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The Supreme Court reversed the judgment of the district court involuntarily committing Respondent to the Montana State Hospital, holding that the waiver of Respondent's presence at the initial hearing on the State's petition was invalid.The Flathead County Attorney filed a petition for involuntary commitment, and the district court convened an initial appearance. Respondent, who suffered from vascular dementia and was hard of hearing, was not present in court, and his counsel asked to waive his presence at the initial hearing. The district court agreed to waive the initial appearance. After a hearing, the court found that Respondent suffered from a mental disorder and required commitment. The Supreme Court reversed, holding (1) the district court did not meet the statutory standards when it accepted counsel's waiver of Respondent's presence; and (2) the error prejudiced Respondent's substantial rights and compromised the integrity of the judicial process required in commitment proceedings. View "In re F.S." on Justia Law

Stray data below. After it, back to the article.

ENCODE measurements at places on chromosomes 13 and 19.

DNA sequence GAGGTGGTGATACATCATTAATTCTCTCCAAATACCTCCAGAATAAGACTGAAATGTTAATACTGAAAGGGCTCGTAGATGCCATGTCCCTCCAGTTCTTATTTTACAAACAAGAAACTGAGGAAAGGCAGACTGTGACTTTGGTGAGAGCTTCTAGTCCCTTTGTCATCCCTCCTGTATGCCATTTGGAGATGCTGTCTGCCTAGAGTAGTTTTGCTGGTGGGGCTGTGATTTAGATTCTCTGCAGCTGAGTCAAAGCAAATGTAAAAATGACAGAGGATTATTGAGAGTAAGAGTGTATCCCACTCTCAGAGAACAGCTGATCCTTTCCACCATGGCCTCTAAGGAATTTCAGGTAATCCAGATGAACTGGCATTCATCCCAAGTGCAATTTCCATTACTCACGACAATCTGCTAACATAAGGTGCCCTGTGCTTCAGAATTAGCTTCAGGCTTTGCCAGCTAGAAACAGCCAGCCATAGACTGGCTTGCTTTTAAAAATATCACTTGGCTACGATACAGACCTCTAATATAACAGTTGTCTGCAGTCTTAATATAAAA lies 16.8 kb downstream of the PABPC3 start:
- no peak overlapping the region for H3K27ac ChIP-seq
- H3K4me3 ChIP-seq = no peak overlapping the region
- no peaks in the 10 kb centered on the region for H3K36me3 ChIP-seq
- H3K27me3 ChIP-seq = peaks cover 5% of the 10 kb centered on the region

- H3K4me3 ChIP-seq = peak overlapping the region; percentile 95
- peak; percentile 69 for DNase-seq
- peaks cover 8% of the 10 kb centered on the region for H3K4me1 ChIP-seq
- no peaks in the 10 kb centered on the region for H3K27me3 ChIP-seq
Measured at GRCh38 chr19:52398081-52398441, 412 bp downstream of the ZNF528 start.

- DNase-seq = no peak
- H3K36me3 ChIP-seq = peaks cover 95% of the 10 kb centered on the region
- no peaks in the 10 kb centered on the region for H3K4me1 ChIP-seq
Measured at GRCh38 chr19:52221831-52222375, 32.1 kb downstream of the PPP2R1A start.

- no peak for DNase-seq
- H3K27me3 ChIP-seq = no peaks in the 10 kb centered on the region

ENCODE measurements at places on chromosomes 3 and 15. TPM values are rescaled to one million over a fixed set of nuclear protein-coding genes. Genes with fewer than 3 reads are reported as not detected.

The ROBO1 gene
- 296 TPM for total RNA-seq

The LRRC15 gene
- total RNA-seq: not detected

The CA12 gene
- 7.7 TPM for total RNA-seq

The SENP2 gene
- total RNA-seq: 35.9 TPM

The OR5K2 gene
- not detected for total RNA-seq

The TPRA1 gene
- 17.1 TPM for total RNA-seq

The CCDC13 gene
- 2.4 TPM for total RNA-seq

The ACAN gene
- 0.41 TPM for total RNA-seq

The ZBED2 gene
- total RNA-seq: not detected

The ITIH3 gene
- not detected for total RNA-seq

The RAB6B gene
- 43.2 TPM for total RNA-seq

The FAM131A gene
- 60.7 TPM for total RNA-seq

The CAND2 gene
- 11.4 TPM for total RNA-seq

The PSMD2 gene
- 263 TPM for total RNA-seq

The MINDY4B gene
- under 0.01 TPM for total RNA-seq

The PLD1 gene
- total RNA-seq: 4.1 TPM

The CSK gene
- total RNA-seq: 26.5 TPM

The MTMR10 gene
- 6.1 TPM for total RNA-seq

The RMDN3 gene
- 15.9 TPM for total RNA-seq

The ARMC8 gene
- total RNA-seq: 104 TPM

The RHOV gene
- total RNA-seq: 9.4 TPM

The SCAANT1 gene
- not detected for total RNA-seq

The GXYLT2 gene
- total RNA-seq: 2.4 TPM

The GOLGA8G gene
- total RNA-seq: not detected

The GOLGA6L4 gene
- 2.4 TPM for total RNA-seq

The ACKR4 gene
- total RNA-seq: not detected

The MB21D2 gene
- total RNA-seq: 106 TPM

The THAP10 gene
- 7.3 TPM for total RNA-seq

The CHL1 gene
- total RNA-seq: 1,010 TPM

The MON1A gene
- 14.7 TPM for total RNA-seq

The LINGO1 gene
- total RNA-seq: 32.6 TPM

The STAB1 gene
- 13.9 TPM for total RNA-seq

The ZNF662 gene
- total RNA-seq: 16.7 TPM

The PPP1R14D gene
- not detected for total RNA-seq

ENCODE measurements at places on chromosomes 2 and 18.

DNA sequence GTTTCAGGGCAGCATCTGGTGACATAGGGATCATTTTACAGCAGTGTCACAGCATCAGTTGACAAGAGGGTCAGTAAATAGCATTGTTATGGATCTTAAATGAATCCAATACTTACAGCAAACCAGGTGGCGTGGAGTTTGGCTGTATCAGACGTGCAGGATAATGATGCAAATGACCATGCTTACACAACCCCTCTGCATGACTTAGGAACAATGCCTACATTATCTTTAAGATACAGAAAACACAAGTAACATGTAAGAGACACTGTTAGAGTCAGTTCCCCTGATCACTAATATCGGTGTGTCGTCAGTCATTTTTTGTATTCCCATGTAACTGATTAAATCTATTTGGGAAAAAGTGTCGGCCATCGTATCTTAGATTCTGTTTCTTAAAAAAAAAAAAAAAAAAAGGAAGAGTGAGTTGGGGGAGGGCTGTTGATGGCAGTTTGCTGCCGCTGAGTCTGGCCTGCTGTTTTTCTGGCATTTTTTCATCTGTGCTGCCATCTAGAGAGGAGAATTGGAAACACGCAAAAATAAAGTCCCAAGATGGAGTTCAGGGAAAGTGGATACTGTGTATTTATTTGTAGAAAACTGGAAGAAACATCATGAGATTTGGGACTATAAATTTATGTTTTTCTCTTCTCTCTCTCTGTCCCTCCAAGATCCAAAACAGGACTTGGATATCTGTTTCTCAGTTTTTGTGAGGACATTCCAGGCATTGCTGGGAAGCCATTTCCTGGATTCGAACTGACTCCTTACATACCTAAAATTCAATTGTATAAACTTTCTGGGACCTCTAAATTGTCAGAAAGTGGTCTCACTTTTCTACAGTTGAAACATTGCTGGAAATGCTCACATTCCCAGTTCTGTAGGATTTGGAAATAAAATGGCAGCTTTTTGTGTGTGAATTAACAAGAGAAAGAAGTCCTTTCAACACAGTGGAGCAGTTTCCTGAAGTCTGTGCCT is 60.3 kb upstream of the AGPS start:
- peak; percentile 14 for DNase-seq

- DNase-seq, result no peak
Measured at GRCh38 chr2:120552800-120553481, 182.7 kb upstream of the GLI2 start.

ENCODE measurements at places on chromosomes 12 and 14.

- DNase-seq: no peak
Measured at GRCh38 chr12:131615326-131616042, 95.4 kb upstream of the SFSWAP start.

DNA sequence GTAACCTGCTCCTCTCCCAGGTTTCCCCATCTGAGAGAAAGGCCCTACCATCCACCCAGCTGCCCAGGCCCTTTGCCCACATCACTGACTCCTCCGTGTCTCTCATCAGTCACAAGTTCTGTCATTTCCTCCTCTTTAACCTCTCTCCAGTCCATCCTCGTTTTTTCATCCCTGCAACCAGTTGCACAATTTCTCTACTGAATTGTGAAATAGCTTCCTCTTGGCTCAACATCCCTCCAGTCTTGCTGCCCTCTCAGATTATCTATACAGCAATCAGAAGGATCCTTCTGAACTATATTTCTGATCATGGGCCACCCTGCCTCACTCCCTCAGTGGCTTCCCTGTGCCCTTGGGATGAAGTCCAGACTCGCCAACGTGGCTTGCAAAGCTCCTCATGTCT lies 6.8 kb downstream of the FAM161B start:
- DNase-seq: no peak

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The Supreme Court affirmed the order issued by the district court concerning the conservatorship and estate planning efforts of Appellant's elderly mother, H.D.K., holding that the district court did not err or abuse its discretion.Specifically, the Supreme Court held that the district court (1) did not abuse its discretion when it declined to issue a scheduling order; (2) did not abuse its discretion in declining to quash a subpoena for the file of H.D.K.'s attorney; (3) did not abuse its discretion when it concluded the conservatorship hearing after three days; (4) did not err when it issued findings regarding how H.D.K. intended to allocate her estate; (5) did not err by determining the present values of the properties in H.D.K.'s estate; and (6) did not err when it found H.D.K. had testamentary capacity. View "In re H.D.K." on Justia Law